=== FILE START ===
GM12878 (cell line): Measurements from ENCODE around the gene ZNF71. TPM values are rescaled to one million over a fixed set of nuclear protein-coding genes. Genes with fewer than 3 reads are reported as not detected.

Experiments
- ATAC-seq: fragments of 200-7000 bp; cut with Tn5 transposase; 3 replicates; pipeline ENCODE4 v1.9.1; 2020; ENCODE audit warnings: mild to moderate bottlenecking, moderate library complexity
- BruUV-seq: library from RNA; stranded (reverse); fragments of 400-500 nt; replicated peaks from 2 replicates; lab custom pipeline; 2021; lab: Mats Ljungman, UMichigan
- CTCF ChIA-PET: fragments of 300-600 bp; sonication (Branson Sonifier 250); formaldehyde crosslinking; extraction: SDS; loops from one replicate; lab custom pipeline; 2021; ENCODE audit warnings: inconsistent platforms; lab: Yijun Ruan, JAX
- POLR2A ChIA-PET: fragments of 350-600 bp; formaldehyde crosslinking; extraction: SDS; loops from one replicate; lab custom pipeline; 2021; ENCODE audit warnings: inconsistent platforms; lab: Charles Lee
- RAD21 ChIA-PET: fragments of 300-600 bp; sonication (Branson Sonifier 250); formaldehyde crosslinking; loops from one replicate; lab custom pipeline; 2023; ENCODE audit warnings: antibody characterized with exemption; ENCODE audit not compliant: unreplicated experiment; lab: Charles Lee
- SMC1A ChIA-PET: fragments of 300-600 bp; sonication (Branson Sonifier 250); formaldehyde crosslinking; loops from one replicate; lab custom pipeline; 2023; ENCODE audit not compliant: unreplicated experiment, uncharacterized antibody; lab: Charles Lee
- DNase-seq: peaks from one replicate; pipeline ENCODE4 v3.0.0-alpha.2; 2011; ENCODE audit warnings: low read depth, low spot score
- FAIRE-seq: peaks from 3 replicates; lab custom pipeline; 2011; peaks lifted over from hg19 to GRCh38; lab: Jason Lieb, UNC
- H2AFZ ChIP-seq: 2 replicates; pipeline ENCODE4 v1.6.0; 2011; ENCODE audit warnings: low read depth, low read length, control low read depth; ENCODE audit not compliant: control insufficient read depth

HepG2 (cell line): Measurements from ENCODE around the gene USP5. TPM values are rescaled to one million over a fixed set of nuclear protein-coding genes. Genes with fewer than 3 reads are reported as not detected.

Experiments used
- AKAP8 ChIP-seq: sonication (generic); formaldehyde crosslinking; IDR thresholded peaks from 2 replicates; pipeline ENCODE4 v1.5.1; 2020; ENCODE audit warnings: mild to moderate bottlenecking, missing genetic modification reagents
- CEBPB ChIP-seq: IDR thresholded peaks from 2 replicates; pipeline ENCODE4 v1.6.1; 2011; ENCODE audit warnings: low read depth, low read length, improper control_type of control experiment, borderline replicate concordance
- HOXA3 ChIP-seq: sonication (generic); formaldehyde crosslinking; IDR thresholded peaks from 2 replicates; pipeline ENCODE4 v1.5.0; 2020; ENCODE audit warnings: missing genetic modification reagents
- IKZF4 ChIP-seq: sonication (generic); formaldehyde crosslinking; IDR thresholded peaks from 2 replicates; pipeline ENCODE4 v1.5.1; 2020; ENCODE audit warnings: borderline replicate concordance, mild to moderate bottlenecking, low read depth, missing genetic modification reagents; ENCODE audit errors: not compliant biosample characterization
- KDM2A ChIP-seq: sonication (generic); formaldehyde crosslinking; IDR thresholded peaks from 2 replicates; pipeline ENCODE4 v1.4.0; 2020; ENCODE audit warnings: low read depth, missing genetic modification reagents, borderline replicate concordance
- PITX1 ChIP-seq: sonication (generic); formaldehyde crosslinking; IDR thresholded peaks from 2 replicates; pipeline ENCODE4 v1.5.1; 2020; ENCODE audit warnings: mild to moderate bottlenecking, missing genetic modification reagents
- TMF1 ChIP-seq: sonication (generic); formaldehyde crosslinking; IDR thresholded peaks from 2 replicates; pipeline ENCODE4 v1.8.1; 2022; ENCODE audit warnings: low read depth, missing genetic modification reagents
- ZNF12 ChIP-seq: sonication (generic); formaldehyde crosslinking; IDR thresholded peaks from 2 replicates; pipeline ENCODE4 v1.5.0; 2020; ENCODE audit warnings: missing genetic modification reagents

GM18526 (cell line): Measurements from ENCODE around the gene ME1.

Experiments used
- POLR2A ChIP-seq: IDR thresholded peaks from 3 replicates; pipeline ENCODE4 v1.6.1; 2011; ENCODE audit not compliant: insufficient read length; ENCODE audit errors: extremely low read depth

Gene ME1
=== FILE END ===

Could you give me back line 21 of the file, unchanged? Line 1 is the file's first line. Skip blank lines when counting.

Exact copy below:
- ZNF12 ChIP-seq: sonication (generic); formaldehyde crosslinking; IDR thresholded peaks from 2 replicates; pipeline ENCODE4 v1.5.0; 2020; ENCODE audit warnings: missing genetic modification reagents